benleslie5
benleslie5 moderator

I was curious about this game a while back

FlareKnights
FlareKnights

After all this time I've just learned to take the reviews as they come. It doesn't really harm a game to get a lower review. Don't even know anymore how good a game is from professional reviews.

Though reminded that I really haven't come around this site in a really long time so that's something.

To each their own. I've enjoyed the game and think it's pretty good.

Jasurim
Jasurim

I'd be interested in a second take on this, been thinking about getting the game.

Gelugon_baat
Gelugon_baat

@divinejester 

So one should bounce from site to site to hear what they want to hear about games? How capricious. 

Also, tell that bit about big titles and such to another person that has not seen GameSpot highlight the so-called "little" guys.

Dezuria
Dezuria

@darkljolly I think Disgaea D2 is a lot better, but really, it's a different kind of game.  It's still a good game, though.

dutchgamer83
dutchgamer83

@Gelugon_baat So what you basicly say is that shooters should be reviewed by people who don't play shooters. That race games should be reviewed by people who don't play race games, etc? Cause that is what you are saying. A JRPG should be reviewed by someone who gets it. How else to give a fair judgement? JRPG's are made for JRPG fans. Its a genre within the RPG scene, you can't just judge them like a Western RPG cause its totally different and you don't judge other genres by letting people review it who don't get it.

komuchen
komuchen

@Gelugon_baat You don't know what you are talking about. Game, no, scratch that, ANYTHING shouldn't be reviewed by someone, who doesn't understand what he's reviewing.

Gelugon_baat
Gelugon_baat

@CoRiNi  

Of course it would be. Hardcore fans would typically be excited about anything thrown their way.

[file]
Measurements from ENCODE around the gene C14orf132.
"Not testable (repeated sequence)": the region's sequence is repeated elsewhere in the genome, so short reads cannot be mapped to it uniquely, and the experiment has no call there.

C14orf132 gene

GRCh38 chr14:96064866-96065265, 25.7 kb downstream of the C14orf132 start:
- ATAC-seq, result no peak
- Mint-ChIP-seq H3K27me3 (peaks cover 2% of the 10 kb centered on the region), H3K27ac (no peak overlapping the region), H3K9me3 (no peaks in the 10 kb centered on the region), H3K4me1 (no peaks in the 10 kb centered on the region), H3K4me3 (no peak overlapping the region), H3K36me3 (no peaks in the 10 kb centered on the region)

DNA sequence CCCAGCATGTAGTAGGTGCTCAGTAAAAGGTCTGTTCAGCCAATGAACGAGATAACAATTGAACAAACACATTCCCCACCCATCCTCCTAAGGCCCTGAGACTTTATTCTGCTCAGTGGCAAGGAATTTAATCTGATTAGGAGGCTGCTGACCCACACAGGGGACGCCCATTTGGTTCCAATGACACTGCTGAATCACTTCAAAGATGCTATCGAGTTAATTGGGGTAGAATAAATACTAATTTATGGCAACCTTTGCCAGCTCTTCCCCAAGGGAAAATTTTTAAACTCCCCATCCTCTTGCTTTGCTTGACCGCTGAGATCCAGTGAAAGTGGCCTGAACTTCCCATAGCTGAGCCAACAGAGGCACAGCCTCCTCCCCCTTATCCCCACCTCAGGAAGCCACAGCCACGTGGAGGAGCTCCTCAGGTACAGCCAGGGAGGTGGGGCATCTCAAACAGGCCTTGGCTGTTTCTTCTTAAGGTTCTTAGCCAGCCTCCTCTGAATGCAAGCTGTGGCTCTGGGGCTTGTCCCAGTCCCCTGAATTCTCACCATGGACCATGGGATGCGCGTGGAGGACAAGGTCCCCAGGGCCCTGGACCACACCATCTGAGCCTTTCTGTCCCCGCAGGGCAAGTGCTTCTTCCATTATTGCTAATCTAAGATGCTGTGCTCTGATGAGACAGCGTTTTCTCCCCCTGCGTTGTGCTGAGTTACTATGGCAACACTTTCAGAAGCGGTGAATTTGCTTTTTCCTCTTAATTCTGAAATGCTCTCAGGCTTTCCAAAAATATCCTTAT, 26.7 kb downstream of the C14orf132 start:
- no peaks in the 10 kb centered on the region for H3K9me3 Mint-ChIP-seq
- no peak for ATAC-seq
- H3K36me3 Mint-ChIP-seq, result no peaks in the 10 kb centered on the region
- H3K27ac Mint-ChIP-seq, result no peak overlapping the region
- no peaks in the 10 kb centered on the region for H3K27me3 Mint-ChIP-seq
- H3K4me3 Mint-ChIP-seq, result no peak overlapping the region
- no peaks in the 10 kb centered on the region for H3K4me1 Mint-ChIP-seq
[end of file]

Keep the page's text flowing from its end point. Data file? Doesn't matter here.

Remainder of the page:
That's how the games industry makes its money after all.

Gelugon_baat
Gelugon_baat

@Bigboi500  

You are not the first to suggest that someone isn't being appreciative of underdogs.

Really, the likes of you should just take the review at just face-value. Insinuating something else is a typical defensive reaction.

Kythlyn
Kythlyn

@Jasurim I wrote the review for Gamer Horizon. It's a very different take. 

hwahee
hwahee

@Jasurim Just read a review from a different site. It's highly improbable that there will be a second take on a game as niche as this. I liked Siliconera's write-up on GFP; it was a lot more informative about the game.

Klikandclick
Klikandclick

@Jasurim i'd rather nis get cracking on Disagea 5. it's one of the few good turn-based strategy games left

dutchgamer83
dutchgamer83

@Gelugon_baat Its always a good idea to hear different opinions. Especially since many big sites tend to be mainstream focused and don't judge a game for what it is, but for how mainstream gamers will recieve it.

Vambran
Vambran

@Dezuria @darkljolly  

Disgaea D2 has the worst story out of all the main games ( Feels like a lame side story even at the end ). But it also has the best gameplay and graphics to date. Working on maxing out my stats to kill baal atm.

darkljolly
darkljolly

@Dezuria @darkljolly So I played like 8 hour straight and though I respect your opinion I disagree. I find this game so much more challenging and entertaining than Disgaea D2 and though the main character is no Laharl he's not annoying or a sissy and the story is way more interesting ( and lets be honest DIsgaea D2 story is one of the worst of the series), But each to their own :) I still have a lot more to go but its already an 8-9 for me.

Gelugon_baat
Gelugon_baat

@dutchgamer83  

Why not?

You may want to know that there has been people who actually demanded that games be reviewed by people that are new to the genre - with the reasoning that newcomers won't bring their jadedness to the review.

It's all perspectives really - there is no such thing as "justification" when it comes to pieces of opinion, which reviews are.

Gelugon_baat
Gelugon_baat

@komuchen  

You may see it as the reviewer not "getting" it, but I see the reviewer as simply not favoring the game.

You are thinking that your perception is the only truth out there, you may want to realize.

CoRiNi
CoRiNi